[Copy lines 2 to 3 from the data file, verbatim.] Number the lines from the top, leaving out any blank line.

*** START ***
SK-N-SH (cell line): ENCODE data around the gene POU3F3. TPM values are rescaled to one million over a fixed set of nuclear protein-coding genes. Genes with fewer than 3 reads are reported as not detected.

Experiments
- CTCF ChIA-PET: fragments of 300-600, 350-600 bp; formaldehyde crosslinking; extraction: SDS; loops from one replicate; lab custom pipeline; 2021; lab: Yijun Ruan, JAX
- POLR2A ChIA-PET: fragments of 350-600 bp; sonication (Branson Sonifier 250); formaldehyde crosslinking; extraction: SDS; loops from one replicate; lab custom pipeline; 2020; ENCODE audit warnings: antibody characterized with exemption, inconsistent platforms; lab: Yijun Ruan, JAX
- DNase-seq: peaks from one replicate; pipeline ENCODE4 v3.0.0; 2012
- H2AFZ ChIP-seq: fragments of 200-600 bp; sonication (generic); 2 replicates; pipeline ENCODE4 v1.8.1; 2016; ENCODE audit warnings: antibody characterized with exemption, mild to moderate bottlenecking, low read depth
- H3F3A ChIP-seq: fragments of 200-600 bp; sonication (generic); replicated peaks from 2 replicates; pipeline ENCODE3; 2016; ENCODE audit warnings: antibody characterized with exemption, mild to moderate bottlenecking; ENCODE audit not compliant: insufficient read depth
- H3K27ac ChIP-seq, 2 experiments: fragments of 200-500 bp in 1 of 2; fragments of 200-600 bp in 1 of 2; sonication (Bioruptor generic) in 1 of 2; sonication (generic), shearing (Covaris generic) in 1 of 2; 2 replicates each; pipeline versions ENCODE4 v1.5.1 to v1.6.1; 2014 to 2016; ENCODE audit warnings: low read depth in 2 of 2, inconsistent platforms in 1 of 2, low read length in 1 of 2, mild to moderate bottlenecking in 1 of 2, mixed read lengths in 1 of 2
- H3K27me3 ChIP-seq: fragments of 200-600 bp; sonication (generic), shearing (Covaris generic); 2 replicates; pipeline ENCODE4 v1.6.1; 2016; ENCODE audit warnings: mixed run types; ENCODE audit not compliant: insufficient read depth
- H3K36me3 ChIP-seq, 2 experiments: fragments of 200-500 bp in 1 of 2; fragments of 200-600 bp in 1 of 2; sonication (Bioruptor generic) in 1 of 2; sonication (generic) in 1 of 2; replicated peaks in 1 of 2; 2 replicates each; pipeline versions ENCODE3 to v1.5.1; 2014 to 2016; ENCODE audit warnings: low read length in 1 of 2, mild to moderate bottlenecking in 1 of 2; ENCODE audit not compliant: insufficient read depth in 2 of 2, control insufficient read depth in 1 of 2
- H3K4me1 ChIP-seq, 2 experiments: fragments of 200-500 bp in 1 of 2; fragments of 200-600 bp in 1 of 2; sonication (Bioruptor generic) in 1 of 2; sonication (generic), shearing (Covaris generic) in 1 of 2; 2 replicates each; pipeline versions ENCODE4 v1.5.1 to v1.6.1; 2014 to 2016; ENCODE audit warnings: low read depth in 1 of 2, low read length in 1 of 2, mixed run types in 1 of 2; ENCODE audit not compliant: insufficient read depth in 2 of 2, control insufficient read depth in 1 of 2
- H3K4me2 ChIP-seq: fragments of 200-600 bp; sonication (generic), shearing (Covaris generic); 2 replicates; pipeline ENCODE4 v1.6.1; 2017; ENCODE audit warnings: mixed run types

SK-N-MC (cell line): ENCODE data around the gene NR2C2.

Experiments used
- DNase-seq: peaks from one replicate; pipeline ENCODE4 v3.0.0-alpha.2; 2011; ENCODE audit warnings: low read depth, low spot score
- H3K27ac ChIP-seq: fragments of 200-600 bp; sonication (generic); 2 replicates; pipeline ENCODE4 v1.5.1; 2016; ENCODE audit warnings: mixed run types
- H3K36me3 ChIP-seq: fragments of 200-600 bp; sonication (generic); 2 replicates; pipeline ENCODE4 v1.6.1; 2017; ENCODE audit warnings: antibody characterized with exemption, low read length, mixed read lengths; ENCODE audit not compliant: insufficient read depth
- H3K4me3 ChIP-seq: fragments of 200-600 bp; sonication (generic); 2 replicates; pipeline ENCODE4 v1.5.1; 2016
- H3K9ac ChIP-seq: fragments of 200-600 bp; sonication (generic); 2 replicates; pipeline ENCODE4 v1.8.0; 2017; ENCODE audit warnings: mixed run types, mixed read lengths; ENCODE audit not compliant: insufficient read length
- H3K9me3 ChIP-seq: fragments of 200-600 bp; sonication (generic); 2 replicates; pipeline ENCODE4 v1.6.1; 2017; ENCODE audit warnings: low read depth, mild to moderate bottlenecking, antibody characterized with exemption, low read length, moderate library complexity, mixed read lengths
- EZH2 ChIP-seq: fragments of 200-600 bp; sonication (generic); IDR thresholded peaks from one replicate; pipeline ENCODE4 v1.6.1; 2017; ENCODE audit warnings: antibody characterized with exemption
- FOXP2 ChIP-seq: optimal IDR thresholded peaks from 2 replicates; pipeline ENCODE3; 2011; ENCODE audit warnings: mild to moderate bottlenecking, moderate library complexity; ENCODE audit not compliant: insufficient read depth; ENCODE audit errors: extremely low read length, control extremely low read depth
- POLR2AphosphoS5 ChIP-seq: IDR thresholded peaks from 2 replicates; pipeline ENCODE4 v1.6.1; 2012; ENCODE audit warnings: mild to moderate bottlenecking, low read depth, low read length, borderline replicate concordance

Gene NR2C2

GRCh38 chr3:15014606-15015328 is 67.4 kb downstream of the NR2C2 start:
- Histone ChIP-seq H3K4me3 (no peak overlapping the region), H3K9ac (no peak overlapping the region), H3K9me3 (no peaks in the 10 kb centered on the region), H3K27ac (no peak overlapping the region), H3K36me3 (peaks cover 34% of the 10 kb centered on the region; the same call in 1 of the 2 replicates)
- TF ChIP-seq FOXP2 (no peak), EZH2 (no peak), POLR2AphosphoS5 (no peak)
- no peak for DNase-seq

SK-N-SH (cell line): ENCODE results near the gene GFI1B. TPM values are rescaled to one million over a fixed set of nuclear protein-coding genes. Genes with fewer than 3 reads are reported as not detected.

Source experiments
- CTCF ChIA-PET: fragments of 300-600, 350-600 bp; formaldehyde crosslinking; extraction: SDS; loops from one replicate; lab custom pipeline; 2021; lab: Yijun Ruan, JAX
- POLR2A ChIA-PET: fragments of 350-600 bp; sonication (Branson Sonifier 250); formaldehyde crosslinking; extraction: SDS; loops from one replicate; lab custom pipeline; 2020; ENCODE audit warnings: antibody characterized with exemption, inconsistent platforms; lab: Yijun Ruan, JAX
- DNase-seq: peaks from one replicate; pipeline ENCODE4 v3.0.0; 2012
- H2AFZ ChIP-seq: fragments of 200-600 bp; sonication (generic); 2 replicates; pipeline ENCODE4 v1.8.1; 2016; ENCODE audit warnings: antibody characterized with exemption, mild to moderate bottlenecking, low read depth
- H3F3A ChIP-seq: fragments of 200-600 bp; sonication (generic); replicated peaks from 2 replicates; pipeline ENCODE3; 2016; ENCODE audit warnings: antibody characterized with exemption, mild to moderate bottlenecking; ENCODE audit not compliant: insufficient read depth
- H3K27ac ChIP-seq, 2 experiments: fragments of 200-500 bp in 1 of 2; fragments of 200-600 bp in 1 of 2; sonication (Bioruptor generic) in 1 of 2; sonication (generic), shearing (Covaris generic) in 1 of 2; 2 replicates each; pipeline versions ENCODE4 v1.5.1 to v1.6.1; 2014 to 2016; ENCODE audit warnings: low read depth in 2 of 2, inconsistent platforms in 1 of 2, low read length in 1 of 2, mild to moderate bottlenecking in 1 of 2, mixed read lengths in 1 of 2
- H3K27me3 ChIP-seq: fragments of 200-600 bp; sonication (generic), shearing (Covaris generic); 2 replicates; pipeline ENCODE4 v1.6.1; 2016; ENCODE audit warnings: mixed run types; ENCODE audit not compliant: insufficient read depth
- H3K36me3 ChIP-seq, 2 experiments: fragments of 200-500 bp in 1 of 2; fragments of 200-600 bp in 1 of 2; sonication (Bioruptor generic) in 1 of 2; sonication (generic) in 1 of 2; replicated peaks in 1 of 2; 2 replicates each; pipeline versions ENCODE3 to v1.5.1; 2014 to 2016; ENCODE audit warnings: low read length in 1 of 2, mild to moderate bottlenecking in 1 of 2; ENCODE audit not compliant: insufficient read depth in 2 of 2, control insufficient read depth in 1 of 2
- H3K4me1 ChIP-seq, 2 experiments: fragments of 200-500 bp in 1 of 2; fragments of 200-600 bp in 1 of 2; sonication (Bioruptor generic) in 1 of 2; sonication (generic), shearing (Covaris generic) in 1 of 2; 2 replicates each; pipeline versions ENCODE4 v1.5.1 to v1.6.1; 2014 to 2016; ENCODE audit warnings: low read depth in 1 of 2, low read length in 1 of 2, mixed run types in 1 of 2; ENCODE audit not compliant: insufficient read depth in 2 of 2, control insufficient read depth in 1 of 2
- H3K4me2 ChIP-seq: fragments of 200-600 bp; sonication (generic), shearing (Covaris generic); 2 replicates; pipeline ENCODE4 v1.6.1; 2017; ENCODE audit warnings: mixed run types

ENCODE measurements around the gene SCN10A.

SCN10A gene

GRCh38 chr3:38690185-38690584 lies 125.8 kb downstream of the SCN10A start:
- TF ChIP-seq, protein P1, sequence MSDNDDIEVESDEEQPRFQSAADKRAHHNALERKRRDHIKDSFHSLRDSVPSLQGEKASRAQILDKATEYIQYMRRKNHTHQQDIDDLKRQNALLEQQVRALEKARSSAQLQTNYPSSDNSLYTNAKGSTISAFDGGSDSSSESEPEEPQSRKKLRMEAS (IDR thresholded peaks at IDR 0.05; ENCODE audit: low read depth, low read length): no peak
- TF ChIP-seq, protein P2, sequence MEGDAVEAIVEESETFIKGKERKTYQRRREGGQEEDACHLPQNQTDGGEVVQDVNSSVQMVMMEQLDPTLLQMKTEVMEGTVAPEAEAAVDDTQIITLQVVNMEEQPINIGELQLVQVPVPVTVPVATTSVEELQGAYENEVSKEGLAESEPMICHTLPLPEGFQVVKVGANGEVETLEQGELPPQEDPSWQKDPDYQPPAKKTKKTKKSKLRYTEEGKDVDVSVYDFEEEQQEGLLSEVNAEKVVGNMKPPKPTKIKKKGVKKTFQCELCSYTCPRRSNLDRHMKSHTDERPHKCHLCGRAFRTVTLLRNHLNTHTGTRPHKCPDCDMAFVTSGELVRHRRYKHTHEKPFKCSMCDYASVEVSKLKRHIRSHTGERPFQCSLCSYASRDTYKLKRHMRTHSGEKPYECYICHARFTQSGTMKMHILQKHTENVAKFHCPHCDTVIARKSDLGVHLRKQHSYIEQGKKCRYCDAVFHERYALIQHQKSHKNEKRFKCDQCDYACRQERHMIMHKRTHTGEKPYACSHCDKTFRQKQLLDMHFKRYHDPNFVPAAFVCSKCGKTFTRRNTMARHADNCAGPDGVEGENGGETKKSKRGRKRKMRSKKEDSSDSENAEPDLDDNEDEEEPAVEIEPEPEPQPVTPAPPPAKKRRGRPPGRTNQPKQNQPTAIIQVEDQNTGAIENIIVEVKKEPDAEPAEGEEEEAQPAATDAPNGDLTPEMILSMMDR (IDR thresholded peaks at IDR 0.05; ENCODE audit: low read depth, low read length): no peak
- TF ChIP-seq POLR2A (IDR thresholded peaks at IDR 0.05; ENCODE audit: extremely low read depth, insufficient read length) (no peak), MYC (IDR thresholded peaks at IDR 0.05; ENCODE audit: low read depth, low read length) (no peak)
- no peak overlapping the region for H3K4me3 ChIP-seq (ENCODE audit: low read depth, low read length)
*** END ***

Experiments
- CTCF ChIA-PET: fragments of 300-600, 350-600 bp; formaldehyde crosslinking; extraction: SDS; loops from one replicate; lab custom pipeline; 2021; lab: Yijun Ruan, JAX